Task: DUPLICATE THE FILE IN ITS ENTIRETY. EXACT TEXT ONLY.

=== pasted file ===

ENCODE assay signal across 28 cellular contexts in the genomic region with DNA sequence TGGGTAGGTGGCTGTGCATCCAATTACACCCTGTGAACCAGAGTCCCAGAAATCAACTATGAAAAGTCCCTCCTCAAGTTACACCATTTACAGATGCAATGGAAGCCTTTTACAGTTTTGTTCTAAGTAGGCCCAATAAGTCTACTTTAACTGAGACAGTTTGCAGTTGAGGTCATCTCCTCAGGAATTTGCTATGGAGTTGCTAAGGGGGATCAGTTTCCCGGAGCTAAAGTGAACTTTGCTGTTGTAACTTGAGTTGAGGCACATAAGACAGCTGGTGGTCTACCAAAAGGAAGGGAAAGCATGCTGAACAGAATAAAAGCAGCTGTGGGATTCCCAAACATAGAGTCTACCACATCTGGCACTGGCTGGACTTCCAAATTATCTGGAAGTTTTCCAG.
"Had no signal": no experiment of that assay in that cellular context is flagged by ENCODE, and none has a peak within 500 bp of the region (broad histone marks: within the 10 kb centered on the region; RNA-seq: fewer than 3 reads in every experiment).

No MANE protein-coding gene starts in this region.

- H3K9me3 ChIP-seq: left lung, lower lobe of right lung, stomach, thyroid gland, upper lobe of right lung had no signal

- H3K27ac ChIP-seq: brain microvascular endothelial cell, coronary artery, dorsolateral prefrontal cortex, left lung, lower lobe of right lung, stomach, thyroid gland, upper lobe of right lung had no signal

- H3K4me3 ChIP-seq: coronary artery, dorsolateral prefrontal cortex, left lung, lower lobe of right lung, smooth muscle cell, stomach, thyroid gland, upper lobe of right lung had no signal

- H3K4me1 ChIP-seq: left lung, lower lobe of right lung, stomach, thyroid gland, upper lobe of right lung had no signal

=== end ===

ENCODE assay signal across 28 cellular contexts in the genomic region with DNA sequence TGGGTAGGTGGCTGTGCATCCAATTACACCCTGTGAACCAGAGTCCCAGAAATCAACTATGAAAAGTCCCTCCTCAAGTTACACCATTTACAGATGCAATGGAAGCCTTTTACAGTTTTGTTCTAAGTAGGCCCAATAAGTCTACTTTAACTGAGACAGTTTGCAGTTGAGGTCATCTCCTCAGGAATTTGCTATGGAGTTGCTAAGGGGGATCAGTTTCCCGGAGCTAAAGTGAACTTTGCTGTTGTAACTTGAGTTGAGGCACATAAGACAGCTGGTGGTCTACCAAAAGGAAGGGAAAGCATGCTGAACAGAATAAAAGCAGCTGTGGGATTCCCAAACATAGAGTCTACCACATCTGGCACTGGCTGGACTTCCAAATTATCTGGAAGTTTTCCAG.
"Had no signal": no experiment of that assay in that cellular context is flagged by ENCODE, and none has a peak within 500 bp of the region (broad histone marks: within the 10 kb centered on the region; RNA-seq: fewer than 3 reads in every experiment).

No MANE protein-coding gene starts in this region.

- H3K9me3 ChIP-seq: left lung, lower lobe of right lung, stomach, thyroid gland, upper lobe of right lung had no signal

- H3K27ac ChIP-seq: brain microvascular endothelial cell, coronary artery, dorsolateral prefrontal cortex, left lung, lower lobe of right lung, stomach, thyroid gland, upper lobe of right lung had no signal

- H3K4me3 ChIP-seq: coronary artery, dorsolateral prefrontal cortex, left lung, lower lobe of right lung, smooth muscle cell, stomach, thyroid gland, upper lobe of right lung had no signal

- H3K4me1 ChIP-seq: left lung, lower lobe of right lung, stomach, thyroid gland, upper lobe of right lung had no signal